Members of the military have access to special benefits and legal protections that can make a huge difference in your family's personal finances. Make sure you take full advantage of what's available.
Free College for Yourself -- or for Your Kids
One of the most exciting new benefits for servicemembers and their families is the expansion of the GI Bill, which can provide sweet education benefits for yourself, your spouse and even your children.
The Post 9/11 GI Bill can cover the full cost of in-state tuition and fees for public colleges for up to 36 months (four academic years), or up to $17,500 per year for private colleges and foreign schools. In addition, you can qualify for a housing stipend and money for books and tutoring. You can use the money for undergraduate or graduate programs at colleges and universities, or for certain programs at vocational, trade and distance-learning schools.
Eligibility is based on the length of time you serve in the military. For maximum benefits, you must serve at least 36 months or serve on active duty for at least 30 continuous days and be discharged because of a service-connected disability. Partial benefits are earned if you serve at least 90 days on active duty.
And the Post 9/11 GI Bill offers important flexibility: You may be able to transfer your benefits to your spouse or your children. You can generally opt to transfer benefits if you're on active duty or selected reserve, have served at least six years, and agree to serve four more years. (Different service commitments apply for those eligible for retirement between Aug. 1, 2009, and Aug. 1, 2013.)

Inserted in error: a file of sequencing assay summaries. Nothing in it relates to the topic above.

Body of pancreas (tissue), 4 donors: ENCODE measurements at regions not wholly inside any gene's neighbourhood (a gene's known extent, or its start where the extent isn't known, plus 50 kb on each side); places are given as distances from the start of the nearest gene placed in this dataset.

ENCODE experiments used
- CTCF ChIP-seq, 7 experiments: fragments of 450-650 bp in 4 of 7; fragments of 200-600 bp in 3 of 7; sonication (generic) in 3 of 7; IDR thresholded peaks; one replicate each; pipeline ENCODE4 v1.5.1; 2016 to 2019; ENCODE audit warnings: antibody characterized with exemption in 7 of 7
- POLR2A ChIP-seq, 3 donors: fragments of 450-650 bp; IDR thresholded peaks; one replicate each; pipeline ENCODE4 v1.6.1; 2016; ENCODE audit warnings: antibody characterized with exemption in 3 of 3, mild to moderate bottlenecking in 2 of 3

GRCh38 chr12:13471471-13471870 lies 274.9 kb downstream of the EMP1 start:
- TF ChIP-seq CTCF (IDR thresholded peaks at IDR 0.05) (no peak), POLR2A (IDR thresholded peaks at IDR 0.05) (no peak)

Spouses may use the transferred benefits right away; children must wait until you've served at least ten years. Servicemembers and veterans (and their spouses) must use the benefits within 15 years after leaving the military. Children aren't bound by the 15-year limit, but they must use the transferred benefits by age 26.
If you'd like to transfer GI Bill benefits to your children, it’s a good idea to apply for the transfer as soon as you're eligible. The four-year period begins on the date the transfer is approved. So even if you've been in the military 15 years, for example, you would need to serve an additional four years after you elect to transfer your benefits.
Col. Houman Tavaf, who has been an Army surgeon for 17 years, transferred his GI Bill benefits to his son, William, in 2010. Will is just 8 years old now, but Tavaf transferred the benefits right after he signed up to stay in the Army for another four years to start the four-year clock ticking. For maximum flexibility, the colonel transferred 35 months of benefits to Will and one month to his wife, Kim, in case she decides to return to grad school. Although you can't add beneficiaries after leaving the military, you can alter the allocation. "This gives us such a great start on saving for Will's college," Tavaf says.
For more details about transferring benefits, see the GI Bill Transfer page. If you (or your spouse or children)are attending a private college, going to graduate school or paying out-of-state tuition at a public college, your benefits may not cover the entire bill. But you may qualify for extra help from the Yellow Ribbon program. More than 1,000 colleges provide scholarships for a certain number of students each year, and the Department of Veterans Affairs matches the school's contribution.